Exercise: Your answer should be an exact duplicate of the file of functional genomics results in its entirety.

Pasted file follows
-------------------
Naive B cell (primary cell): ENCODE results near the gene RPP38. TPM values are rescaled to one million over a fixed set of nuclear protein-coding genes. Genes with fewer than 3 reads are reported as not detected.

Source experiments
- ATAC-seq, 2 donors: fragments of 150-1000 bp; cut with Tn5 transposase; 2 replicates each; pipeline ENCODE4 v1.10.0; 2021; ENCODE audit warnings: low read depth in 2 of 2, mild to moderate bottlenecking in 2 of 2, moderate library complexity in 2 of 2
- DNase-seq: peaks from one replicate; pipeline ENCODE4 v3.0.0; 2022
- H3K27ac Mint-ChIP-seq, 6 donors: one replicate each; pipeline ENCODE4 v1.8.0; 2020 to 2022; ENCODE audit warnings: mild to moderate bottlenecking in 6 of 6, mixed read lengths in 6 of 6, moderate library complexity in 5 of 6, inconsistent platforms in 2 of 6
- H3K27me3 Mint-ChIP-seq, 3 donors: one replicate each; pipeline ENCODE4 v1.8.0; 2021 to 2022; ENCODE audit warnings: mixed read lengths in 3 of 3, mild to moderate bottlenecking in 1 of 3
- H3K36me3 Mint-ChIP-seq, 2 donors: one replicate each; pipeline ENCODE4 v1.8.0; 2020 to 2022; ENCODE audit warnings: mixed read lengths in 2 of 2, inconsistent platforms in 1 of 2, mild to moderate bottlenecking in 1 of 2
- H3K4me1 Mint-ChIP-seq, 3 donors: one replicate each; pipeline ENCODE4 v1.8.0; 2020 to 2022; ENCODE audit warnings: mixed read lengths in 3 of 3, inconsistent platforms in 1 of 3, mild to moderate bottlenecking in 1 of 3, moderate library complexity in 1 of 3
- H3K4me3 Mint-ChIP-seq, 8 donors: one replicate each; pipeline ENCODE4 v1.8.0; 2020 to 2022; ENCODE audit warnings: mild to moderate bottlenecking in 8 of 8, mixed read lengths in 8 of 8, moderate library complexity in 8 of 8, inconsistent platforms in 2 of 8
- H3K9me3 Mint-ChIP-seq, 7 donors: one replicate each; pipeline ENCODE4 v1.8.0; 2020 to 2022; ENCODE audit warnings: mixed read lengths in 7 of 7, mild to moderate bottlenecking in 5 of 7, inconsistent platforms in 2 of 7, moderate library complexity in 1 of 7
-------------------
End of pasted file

Naive B cell (primary cell): ENCODE results near the gene RPP38. TPM values are rescaled to one million over a fixed set of nuclear protein-coding genes. Genes with fewer than 3 reads are reported as not detected.

Source experiments
- ATAC-seq, 2 donors: fragments of 150-1000 bp; cut with Tn5 transposase; 2 replicates each; pipeline ENCODE4 v1.10.0; 2021; ENCODE audit warnings: low read depth in 2 of 2, mild to moderate bottlenecking in 2 of 2, moderate library complexity in 2 of 2
- DNase-seq: peaks from one replicate; pipeline ENCODE4 v3.0.0; 2022
- H3K27ac Mint-ChIP-seq, 6 donors: one replicate each; pipeline ENCODE4 v1.8.0; 2020 to 2022; ENCODE audit warnings: mild to moderate bottlenecking in 6 of 6, mixed read lengths in 6 of 6, moderate library complexity in 5 of 6, inconsistent platforms in 2 of 6
- H3K27me3 Mint-ChIP-seq, 3 donors: one replicate each; pipeline ENCODE4 v1.8.0; 2021 to 2022; ENCODE audit warnings: mixed read lengths in 3 of 3, mild to moderate bottlenecking in 1 of 3
- H3K36me3 Mint-ChIP-seq, 2 donors: one replicate each; pipeline ENCODE4 v1.8.0; 2020 to 2022; ENCODE audit warnings: mixed read lengths in 2 of 2, inconsistent platforms in 1 of 2, mild to moderate bottlenecking in 1 of 2
- H3K4me1 Mint-ChIP-seq, 3 donors: one replicate each; pipeline ENCODE4 v1.8.0; 2020 to 2022; ENCODE audit warnings: mixed read lengths in 3 of 3, inconsistent platforms in 1 of 3, mild to moderate bottlenecking in 1 of 3, moderate library complexity in 1 of 3
- H3K4me3 Mint-ChIP-seq, 8 donors: one replicate each; pipeline ENCODE4 v1.8.0; 2020 to 2022; ENCODE audit warnings: mild to moderate bottlenecking in 8 of 8, mixed read lengths in 8 of 8, moderate library complexity in 8 of 8, inconsistent platforms in 2 of 8
- H3K9me3 Mint-ChIP-seq, 7 donors: one replicate each; pipeline ENCODE4 v1.8.0; 2020 to 2022; ENCODE audit warnings: mixed read lengths in 7 of 7, mild to moderate bottlenecking in 5 of 7, inconsistent platforms in 2 of 7, moderate library complexity in 1 of 7